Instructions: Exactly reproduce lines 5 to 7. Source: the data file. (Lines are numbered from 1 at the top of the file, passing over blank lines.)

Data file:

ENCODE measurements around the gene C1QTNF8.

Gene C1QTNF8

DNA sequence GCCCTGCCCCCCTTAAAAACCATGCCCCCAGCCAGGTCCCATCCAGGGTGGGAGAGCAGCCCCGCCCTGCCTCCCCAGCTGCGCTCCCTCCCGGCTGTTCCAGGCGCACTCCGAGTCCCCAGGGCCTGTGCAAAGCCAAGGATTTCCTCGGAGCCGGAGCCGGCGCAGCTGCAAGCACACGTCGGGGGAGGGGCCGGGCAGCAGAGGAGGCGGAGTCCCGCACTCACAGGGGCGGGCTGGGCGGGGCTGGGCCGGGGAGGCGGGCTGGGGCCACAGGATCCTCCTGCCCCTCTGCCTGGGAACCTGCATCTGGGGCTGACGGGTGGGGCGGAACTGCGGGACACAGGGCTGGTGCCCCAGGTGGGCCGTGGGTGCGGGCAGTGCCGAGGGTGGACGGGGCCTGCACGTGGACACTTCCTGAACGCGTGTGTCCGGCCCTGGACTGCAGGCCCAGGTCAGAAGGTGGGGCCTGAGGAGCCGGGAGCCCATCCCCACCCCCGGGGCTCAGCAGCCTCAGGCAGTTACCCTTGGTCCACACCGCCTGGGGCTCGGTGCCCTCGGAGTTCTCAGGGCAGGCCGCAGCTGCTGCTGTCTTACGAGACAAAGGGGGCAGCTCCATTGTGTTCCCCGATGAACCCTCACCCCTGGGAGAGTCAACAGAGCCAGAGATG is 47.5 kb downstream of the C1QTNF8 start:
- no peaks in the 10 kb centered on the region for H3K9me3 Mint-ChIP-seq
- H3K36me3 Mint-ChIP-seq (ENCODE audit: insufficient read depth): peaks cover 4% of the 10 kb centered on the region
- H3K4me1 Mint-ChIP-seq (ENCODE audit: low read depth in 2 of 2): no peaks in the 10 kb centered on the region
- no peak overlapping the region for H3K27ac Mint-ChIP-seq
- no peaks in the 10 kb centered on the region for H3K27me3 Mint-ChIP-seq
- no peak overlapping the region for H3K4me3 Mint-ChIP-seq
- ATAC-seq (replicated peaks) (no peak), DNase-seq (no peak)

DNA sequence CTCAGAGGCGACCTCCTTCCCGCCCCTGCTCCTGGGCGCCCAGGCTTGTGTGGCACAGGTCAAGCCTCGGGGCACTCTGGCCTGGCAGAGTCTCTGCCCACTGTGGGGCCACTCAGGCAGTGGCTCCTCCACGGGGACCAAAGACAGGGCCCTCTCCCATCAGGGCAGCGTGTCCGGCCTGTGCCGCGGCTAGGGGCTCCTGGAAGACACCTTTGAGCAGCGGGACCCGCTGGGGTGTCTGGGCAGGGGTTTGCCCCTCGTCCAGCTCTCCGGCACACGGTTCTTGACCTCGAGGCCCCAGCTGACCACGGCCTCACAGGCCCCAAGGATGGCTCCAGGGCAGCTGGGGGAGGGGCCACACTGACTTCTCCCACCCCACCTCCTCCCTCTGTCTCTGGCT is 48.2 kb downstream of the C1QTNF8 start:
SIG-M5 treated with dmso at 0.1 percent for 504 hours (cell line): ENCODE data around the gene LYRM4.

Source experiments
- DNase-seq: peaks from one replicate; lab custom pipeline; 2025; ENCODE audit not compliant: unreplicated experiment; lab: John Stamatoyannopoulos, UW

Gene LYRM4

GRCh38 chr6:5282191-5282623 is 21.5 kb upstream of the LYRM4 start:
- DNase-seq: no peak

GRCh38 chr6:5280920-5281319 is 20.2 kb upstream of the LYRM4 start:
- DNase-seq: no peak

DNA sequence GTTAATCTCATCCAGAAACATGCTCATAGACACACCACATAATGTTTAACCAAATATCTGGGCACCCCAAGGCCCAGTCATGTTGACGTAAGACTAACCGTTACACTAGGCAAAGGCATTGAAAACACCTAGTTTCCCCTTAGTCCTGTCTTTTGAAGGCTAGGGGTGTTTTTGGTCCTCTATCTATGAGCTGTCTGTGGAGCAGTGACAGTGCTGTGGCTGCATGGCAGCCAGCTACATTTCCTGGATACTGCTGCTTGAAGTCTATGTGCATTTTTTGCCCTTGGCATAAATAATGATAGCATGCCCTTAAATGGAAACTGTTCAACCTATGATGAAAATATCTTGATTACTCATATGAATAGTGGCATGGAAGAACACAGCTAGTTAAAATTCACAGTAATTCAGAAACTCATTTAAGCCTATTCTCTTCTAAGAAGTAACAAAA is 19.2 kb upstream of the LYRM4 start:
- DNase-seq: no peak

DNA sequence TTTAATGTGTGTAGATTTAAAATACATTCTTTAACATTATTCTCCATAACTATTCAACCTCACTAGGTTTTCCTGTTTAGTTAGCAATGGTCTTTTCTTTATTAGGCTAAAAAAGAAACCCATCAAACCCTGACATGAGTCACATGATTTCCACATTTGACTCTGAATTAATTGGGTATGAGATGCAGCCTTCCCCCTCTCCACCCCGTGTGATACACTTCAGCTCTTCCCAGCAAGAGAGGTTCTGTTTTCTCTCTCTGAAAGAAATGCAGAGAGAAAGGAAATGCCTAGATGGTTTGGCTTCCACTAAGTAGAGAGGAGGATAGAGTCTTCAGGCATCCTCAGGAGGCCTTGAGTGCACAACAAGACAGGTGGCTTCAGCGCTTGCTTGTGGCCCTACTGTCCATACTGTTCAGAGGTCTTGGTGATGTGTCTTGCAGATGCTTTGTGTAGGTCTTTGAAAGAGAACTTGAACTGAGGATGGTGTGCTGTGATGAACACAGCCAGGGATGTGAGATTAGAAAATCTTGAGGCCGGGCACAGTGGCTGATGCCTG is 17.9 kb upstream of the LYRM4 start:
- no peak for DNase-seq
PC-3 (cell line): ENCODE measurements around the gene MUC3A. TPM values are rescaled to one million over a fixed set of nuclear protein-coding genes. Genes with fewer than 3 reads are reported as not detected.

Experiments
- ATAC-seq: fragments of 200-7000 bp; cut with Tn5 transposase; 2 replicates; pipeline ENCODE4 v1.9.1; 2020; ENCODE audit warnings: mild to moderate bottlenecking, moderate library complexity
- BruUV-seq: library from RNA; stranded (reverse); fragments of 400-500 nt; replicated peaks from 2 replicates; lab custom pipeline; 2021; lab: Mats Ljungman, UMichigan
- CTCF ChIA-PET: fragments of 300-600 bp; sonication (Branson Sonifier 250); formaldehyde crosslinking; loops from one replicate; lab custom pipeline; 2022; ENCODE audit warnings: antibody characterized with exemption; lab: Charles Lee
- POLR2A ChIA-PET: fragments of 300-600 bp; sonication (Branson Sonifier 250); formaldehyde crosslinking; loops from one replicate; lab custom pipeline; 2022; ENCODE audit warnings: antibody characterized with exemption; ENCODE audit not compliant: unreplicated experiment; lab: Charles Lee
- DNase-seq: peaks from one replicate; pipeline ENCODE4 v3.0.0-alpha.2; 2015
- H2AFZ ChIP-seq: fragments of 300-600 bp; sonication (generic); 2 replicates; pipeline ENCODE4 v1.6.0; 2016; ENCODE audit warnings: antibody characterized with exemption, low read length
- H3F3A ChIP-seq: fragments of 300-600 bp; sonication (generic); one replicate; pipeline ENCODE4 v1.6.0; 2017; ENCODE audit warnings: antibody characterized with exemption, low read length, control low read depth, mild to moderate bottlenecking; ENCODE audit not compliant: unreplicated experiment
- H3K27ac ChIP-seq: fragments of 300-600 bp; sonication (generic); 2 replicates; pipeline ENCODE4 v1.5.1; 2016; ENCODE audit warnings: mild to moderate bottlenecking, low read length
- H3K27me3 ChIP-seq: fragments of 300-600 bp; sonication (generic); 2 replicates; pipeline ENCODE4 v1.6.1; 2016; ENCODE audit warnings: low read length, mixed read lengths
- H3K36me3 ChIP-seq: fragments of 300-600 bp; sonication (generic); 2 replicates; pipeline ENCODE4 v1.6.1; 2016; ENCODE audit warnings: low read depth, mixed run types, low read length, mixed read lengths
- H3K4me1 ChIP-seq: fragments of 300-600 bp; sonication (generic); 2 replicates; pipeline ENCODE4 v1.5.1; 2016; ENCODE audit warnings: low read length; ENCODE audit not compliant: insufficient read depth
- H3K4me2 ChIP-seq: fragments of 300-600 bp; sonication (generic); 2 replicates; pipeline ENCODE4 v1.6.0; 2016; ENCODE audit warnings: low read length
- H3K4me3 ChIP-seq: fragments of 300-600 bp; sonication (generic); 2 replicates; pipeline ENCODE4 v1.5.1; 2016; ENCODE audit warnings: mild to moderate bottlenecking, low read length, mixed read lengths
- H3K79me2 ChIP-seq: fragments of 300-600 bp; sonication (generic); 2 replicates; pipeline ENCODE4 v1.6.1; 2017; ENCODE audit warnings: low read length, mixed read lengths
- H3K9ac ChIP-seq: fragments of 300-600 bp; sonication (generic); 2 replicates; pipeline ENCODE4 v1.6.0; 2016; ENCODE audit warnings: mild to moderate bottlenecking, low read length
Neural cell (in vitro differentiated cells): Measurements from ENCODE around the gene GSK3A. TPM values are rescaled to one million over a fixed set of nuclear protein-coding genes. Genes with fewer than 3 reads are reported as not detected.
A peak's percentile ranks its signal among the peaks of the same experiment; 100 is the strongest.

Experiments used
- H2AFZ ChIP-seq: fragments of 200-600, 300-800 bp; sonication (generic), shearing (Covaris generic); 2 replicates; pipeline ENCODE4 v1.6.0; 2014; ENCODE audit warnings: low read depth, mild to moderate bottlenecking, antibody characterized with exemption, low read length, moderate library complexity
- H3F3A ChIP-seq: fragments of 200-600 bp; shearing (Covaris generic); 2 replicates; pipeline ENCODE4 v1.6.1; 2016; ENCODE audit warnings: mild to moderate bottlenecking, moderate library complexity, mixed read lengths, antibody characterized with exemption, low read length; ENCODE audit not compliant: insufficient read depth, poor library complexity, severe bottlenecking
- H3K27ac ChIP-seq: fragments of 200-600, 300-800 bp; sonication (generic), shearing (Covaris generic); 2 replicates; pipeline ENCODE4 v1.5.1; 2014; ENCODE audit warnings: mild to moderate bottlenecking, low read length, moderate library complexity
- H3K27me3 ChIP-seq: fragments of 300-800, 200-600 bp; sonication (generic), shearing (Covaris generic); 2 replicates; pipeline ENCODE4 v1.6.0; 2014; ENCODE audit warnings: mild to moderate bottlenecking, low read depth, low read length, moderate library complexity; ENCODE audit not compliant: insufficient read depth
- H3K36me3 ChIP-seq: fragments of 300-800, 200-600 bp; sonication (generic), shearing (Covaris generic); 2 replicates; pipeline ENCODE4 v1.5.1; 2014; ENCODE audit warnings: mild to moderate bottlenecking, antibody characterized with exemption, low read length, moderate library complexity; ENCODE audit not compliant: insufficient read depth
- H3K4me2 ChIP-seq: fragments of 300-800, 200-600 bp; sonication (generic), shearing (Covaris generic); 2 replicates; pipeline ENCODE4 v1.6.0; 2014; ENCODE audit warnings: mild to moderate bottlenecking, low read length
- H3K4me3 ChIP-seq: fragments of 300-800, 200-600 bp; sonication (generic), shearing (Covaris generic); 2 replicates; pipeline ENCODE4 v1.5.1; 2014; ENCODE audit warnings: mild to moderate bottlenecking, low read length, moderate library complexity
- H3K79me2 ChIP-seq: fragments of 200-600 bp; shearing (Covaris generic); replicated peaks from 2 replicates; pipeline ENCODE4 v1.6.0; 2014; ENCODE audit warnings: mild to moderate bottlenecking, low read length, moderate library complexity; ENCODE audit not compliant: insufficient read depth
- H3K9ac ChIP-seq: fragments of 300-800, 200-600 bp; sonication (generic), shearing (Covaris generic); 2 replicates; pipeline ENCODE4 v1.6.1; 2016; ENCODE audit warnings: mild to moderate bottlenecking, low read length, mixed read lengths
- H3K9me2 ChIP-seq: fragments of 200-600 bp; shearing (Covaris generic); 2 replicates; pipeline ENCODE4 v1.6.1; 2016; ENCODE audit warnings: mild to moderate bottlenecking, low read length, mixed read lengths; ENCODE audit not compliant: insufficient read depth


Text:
- H3K36me3 Mint-ChIP-seq (ENCODE audit: insufficient read depth): peaks cover 4% of the 10 kb centered on the region
- H3K4me1 Mint-ChIP-seq (ENCODE audit: low read depth in 2 of 2): no peaks in the 10 kb centered on the region
- no peak overlapping the region for H3K27ac Mint-ChIP-seq